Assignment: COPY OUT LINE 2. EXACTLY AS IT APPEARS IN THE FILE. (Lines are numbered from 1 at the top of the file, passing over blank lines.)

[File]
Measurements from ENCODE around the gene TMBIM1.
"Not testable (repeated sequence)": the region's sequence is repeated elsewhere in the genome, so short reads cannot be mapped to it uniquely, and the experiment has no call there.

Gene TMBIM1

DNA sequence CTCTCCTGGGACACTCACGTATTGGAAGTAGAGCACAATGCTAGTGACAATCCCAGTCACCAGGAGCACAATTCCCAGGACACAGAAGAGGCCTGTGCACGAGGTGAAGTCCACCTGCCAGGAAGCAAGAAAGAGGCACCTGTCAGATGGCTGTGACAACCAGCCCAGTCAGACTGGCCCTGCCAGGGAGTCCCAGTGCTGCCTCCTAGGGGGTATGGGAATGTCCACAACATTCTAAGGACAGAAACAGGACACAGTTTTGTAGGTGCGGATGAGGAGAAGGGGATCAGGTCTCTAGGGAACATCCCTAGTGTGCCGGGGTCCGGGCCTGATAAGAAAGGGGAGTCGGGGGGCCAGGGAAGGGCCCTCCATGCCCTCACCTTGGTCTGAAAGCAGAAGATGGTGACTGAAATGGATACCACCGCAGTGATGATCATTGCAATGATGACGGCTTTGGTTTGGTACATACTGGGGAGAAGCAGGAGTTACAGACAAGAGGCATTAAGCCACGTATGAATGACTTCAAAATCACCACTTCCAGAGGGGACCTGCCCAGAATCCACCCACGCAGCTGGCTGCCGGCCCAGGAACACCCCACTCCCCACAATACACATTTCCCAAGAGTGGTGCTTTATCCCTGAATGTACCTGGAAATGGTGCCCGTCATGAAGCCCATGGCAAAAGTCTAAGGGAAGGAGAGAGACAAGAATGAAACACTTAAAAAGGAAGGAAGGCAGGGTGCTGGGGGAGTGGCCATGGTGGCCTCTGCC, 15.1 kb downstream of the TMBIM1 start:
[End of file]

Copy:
"Not testable (repeated sequence)": the region's sequence is repeated elsewhere in the genome, so short reads cannot be mapped to it uniquely, and the experiment has no call there.